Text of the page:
Television Business International

The Chinese reality condundrum

Formats-logo-460_2Formats veteran Clare Thompson says the latest regulatory decrees about Chinese formats market are a symptom of an ever-changing and increasingly complex commissioning market.

Clare ThompsonIn the years I’ve been giving presentations and talks about formats trends and development, I’ve often referred – almost casually – to the importance of keeping the different needs of your ‘stakeholders’ in mind. What will the audience get from the show? What is the commissioner really asking for? What do advertisers want for their money? And so on.

In the UK and elsewhere there may be some conflicting demands to try to reconcile, but by and large as long as it rates, everyone can be considered pretty much satisfied.

Having just returned from a development consultancy trip to China, I’ve been struck by just how much we take this for granted, and how extraordinarily complex the creative process can be when every stakeholder has an entirely different perspective.

China’s TV industry is at a fascinating point in its evolution – rapidly turning its face to the international market, and grappling with daily decisions as to which Western styles of programming will genuinely satisfy not only its audiences, but also its powerfully dominant advertising industry, and an even more dominant regulatory system.

When I first started working with Chinese broadcasters and producers in 2013, I was told that studio entertainment shows and drama were the staple genres, and reality programming was still marginal because ‘Chinese people don’t think ordinary people’s lives are interesting – only celebrities are really worth watching’.

I laughed and thought happily of the drawers-full of reality formats we could wheel out to them once they finally ‘got it’, as surely they quickly would. A veritable promised land, where life-swaps, parenting experts and social experiments would sound fresh and new – a refreshing change from jaded UK commissioner meetings! Not to mention the billion or so untapped contributors ready and waiting for their TV moment.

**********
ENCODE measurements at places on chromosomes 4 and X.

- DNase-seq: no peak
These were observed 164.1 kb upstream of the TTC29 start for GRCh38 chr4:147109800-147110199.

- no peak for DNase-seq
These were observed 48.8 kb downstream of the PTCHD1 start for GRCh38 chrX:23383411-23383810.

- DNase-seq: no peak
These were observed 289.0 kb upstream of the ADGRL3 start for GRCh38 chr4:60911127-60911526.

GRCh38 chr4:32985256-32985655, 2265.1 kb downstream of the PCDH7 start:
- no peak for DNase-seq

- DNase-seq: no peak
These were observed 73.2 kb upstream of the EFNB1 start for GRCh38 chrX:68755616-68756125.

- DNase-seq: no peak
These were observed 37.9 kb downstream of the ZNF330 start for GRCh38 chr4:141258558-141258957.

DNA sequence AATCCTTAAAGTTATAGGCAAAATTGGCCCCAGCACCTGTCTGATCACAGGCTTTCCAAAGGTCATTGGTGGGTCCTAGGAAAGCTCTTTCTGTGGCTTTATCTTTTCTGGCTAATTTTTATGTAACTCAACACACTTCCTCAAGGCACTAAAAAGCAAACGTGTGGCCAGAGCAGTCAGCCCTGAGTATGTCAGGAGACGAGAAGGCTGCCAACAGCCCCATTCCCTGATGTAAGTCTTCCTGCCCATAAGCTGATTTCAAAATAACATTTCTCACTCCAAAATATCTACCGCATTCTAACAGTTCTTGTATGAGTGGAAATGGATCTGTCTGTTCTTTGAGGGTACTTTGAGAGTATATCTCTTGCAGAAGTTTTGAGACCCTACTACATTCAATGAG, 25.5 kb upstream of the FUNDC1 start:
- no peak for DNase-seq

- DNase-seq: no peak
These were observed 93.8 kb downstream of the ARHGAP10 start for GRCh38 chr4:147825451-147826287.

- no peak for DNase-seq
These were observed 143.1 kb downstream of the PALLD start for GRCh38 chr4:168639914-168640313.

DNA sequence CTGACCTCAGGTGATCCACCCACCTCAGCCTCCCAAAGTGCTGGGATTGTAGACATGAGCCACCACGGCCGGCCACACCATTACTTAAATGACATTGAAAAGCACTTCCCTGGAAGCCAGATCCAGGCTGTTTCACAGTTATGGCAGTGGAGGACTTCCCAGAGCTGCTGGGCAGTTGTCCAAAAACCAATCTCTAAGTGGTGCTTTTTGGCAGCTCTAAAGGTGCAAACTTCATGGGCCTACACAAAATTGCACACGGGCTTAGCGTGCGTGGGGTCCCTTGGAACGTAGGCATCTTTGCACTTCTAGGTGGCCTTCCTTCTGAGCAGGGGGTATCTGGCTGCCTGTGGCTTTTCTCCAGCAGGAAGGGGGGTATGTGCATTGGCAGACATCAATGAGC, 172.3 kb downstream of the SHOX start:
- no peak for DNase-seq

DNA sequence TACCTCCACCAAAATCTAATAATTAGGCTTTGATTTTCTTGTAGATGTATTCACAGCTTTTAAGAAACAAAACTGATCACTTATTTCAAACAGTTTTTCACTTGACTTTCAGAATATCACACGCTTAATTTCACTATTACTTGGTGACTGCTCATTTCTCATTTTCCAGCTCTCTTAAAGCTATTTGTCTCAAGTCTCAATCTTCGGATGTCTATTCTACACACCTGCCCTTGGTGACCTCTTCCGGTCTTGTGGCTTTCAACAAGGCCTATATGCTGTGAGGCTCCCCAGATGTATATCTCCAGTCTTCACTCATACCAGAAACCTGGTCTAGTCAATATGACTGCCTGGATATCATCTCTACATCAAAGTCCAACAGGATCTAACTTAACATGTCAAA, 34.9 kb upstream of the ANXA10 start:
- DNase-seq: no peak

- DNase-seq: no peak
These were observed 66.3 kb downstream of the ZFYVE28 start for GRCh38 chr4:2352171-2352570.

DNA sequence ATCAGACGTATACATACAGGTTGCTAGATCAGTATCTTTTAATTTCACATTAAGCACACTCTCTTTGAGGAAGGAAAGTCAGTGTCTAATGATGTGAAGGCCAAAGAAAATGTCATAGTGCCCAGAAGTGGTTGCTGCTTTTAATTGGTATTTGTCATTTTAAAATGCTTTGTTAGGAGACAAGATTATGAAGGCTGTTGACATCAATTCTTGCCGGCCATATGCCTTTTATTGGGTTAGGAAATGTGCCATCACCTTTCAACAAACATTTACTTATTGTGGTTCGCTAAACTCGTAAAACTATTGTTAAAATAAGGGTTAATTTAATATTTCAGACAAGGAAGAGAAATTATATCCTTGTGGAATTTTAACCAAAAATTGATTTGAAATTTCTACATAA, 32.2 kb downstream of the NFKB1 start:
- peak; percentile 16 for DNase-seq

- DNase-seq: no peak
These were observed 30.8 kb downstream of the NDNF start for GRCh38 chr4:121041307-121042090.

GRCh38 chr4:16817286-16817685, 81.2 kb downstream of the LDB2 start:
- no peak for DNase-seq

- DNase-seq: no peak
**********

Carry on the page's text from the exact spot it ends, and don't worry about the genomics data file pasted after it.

However, the truth about cultural difference is always more complex and interesting that we think at first glance. What I’ve realised is that, for Chinese producers and broadcasters now genuinely attempting to buy and develop non-scripted Western-style content – and not just copy it – there are an almost impossible set of stakeholder hurdles to overcome.

Casting for ‘good real people’ is one under-developed skillset often cited by nervous Chinese buyers as a barrier to reality production. It’s true that casting has become a real science in the UK and elsewhere, accounting for huge swathes of budget, production schedule and industry personnel.

My visiting Chinese producers listened eagerly as Studio Lambert’s Tania Alexander told them of the months of casting undertaken to find the right families for Gogglebox. In China they would have had a week, if that. They are gradually realising the importance of this, if the genre is to flourish, and of course given longer production periods, investment and consultancy, expertise in this area can be rapidly transferred and grown.

I also have no doubt than any audience will eventually find well-produced and cast ‘real people’ shows interesting. Human behaviour is what we all watch TV for and is not exclusive to celebrities.